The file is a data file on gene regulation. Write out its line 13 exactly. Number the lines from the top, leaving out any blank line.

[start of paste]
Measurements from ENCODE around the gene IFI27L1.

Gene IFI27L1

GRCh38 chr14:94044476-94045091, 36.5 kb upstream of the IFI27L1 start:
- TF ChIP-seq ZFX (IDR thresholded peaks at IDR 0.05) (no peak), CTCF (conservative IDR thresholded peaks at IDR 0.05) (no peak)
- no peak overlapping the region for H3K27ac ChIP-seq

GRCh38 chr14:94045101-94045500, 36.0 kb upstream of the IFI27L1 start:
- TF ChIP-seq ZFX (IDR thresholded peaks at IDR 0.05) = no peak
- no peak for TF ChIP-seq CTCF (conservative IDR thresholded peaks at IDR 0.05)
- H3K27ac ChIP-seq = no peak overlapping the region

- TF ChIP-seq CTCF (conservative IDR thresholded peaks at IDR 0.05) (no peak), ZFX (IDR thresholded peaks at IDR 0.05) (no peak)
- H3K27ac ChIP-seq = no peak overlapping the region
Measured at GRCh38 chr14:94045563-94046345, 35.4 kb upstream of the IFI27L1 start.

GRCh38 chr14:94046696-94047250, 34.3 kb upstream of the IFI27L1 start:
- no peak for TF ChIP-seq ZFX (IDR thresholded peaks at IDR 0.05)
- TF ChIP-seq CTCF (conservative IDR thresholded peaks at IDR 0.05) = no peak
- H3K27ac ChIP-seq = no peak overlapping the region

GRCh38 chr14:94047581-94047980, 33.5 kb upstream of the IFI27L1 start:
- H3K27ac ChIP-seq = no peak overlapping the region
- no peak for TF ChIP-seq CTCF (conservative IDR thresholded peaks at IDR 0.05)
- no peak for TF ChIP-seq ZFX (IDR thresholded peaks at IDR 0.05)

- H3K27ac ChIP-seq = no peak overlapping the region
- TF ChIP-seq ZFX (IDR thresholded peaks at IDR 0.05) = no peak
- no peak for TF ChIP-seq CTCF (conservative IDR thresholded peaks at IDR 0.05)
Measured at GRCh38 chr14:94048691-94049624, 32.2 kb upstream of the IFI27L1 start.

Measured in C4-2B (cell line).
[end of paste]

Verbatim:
GRCh38 chr14:94046696-94047250, 34.3 kb upstream of the IFI27L1 start: